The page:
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"Grande" style
Harlaxton House, Toowoomba, Queensland, 2014

A veranda or verandah is a roofed, open-air gallery or porch, attached to the outside of a building.[1][2] A veranda is often partly enclosed by a railing and frequently extends across the front and sides of the structure.[3]

Although the form verandah is correct and very common, some authorities prefer the version without a "h" (the Concise Oxford English Dictionary gives the "h" version as a variant and The Guardian Style Guide says "veranda not verandah").[4] Australia's Macquarie Dictionary prefers verandah.[5]

Architecture styles notable for verandas[edit]


Winifred Rawson tending her son on the veranda of The Hollow, near Mackay, Queensland, ~1873
A heritage listed building in Hungary

The veranda has featured quite prominently in Australian vernacular architecture and first became widespread in colonial buildings during the 1850s. The Victorian Filigree architecture style is used by residential (particularly terraced houses in Australia and New Zealand) and commercial buildings (particularly hotels) across Australia and features decorative screens of wrought iron, cast iron "lace" or wood fretwork. The Queenslander is a style of residential construction in Queensland, Australia, which is adapted to subtropical climates and characterized in part by its large verandas, which sometimes encircle the entire house.


The bandeirista style house from Brazil typically has a veranda positioned to face the sunrise.[6]


Gangi-Zukuri in Takada area of Jōetsu City

In regions with heavy snowfall, especially Aomori and Niigata prefectures, structures called Gangi-Zukuri (ja:雁木造) have been developed since the Edo period. For example, the total length of Gangi in old Takada city is over 16 Kilometers.[7]


In Poland, the word "weranda" is commonly used for the unheated roofed annex to a house, without walls or with glass walls.[citation needed]

United States[edit]

The Creole townhouse in New Orleans, Louisiana, is also noted for its prominent use of verandas. In fact, most houses constructed in the Southern United States before the advent of air conditioning were built with a covered front porch or veranda.

Spanish Colonial architecture (as well as the "Mission style" revivalist version that became popular in the Western United States in the early 1900s) commonly incorporates verandas, both on the exterior of buildings and, in cases of buildings with courtyards, along the interior walls of courtyards. In some cases, homes were constructed with every room opening into a courtyard veranda, rather than interior corridors or direct connections to other rooms.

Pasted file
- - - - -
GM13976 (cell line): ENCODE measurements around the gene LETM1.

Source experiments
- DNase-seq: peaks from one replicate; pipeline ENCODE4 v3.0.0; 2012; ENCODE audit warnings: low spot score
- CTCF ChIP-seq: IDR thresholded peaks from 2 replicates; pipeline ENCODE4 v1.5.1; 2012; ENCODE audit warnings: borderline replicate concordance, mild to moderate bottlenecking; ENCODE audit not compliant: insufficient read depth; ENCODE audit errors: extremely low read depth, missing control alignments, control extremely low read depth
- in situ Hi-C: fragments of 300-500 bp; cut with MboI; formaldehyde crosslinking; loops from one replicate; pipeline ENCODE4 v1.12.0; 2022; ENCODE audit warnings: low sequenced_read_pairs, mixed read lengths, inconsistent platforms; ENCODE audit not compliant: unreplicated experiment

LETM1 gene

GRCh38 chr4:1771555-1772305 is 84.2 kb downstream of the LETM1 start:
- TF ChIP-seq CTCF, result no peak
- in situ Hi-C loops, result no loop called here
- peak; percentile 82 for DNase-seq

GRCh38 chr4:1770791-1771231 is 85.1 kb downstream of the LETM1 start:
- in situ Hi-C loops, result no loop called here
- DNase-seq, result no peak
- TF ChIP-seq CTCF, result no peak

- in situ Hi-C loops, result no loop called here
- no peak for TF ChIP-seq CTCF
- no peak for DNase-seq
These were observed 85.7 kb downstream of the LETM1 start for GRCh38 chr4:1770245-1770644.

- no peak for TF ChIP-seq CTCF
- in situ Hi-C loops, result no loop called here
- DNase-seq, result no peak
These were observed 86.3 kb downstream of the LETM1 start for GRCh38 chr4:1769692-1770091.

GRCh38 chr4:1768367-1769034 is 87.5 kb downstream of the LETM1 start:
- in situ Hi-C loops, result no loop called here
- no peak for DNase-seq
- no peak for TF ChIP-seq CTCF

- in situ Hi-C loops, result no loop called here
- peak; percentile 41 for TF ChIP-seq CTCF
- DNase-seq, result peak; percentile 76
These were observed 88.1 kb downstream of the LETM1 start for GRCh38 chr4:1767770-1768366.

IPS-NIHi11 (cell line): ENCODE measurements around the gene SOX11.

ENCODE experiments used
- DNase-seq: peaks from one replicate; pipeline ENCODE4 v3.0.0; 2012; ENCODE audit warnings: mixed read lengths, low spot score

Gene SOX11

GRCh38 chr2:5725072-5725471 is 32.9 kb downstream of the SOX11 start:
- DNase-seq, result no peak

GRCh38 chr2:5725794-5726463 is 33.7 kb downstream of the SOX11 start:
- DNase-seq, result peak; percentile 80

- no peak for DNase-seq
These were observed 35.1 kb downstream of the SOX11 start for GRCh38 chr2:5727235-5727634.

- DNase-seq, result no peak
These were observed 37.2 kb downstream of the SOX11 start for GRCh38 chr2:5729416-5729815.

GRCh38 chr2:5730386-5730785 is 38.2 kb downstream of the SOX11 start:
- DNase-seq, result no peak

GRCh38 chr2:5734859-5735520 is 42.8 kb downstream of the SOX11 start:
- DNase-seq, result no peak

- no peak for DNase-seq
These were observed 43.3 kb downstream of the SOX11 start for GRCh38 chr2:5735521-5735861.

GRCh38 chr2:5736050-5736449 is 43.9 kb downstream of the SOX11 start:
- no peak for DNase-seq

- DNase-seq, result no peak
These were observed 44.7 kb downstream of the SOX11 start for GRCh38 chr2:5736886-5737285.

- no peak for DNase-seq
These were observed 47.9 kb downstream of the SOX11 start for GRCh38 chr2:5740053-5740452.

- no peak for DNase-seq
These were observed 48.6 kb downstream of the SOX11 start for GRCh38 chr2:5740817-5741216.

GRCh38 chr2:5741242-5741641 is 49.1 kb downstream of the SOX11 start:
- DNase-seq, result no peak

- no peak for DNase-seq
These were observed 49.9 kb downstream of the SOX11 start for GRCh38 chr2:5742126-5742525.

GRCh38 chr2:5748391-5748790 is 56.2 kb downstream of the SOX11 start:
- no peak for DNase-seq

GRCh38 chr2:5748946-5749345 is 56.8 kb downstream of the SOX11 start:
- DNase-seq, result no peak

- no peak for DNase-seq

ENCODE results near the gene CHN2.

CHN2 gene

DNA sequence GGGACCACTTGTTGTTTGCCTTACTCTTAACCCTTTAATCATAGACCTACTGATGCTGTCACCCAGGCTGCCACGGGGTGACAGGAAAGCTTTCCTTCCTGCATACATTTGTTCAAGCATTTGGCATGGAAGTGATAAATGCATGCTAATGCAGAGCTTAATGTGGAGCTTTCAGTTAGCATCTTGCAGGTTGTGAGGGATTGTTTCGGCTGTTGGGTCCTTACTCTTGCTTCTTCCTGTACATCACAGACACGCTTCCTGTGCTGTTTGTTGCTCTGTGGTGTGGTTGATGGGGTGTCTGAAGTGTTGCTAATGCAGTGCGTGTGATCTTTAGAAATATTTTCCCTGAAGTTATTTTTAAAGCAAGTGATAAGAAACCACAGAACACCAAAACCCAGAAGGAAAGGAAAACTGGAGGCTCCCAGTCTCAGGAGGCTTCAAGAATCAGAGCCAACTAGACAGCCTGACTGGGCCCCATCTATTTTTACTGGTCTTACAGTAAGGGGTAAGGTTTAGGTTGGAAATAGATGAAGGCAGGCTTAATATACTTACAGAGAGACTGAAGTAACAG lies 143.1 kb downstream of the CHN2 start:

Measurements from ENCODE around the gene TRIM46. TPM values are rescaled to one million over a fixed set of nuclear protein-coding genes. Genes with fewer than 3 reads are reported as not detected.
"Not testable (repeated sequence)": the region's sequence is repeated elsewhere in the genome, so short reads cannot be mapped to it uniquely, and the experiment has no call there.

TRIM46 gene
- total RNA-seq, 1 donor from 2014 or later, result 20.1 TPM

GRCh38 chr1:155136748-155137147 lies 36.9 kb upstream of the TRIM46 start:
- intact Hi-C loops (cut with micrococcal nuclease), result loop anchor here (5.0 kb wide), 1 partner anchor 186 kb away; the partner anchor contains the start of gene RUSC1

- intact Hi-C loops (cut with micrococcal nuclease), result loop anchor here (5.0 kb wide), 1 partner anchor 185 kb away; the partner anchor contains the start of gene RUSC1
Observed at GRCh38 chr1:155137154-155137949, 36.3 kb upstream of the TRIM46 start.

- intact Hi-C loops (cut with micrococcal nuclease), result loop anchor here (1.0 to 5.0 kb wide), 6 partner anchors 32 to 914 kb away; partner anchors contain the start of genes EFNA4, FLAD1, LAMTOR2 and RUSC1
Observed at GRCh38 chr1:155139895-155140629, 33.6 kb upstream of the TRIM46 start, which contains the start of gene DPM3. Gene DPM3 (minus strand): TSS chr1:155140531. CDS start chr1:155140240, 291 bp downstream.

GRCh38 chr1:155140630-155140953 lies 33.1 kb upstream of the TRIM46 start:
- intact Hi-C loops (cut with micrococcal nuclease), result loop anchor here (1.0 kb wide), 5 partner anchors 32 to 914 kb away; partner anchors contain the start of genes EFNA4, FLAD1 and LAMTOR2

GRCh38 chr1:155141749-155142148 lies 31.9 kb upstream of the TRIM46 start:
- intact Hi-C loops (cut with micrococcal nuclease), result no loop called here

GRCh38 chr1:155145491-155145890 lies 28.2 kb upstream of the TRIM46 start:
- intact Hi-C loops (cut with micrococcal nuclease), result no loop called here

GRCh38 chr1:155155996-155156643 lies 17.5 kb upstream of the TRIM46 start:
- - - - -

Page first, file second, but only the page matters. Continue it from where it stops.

Porches were a natural idea in India, a mostly warm, tropical country. In North India the porch area is called the otala. These structures are not only used to cool off, but also as a center of social life where neighbors can talk and kids play, and as a religious center where rituals and worship of the Gods can take place.[8] The exact origin of the structure is not yet known, but it appears to date back at least 500 years, making it a well established Indian design.

In Southern India, the term thinnai is used, and these structures are very common. This area serves a religious purpose in addition to a social one, and is the center of everyday life for many.[9] Konkan's architecture is influenced by nature. It is sustainable and cost-effective. In Konkan traditional architecture, the veranda is called otti, a semi-open space with low seating covered with a permanent roof. It serves as a transition space leading to an enclosed environment. Sometimes the sides are covered by wooden jali walls. It offers temporary resting space to house members during the afternoon and evening.

Sri Lanka[edit]

Given its Portuguese, Dutch and British rule, many colonial Sri Lankan bungalows feature verandas. In the Sri Lankan Walauwa (a house once used by headmen under colonial rule) it is used as a space for leisure where families will spend time or read newspapers. Given the rarity of the architectural style in contemporary Sri Lanka houses with verandas are often featured in local films and dramas and symbolise a wealthy household.

Hong Kong[edit]

In Hong Kong, verandas often appear on the upper floor of the first to third generations of Tong Lau (shophouses) due to a lack of space since the 19th century.

See also[edit]


  1. ^ Poppeliers, John C. (1983). What Style is it?. New York: John Wiley & Sons. p. 106. ISBN 0-471-14434-7.
  2. ^ "Glossary of Anglo-Indian words - Veranda". University of Chicago. Retrieved 2015-07-08.
  3. ^ Ching, Francis D.K. (1995). A Visual Dictionary of Architecture. New York: John Wiley and Sons. p. 25. ISBN 0-471-28451-3.
  4. ^ "Guardian and Observer style guide: V | Info | the Guardian". Archived from the original on 2014-01-21. Retrieved 2016-12-18. The Guardian Style Guide
  5. ^ "Macquarie Dictionary".
  6. ^ Cardinal-Pett, Clare (2015). A History of Architecture and Urbanism in the Americas. Routledge. ISBN 978-1317431244. Retrieved 30 September 2016.
  7. ^ Gangi Dori (covered walkways) Joetsu Information Web Site
  8. ^ "Traditional Pol Houses of Ahmedabad: An Overview".
  9. ^ Mohanram, Anupama (22 April 2022). "Why we need the thinnai". The Hindu.

External links[edit]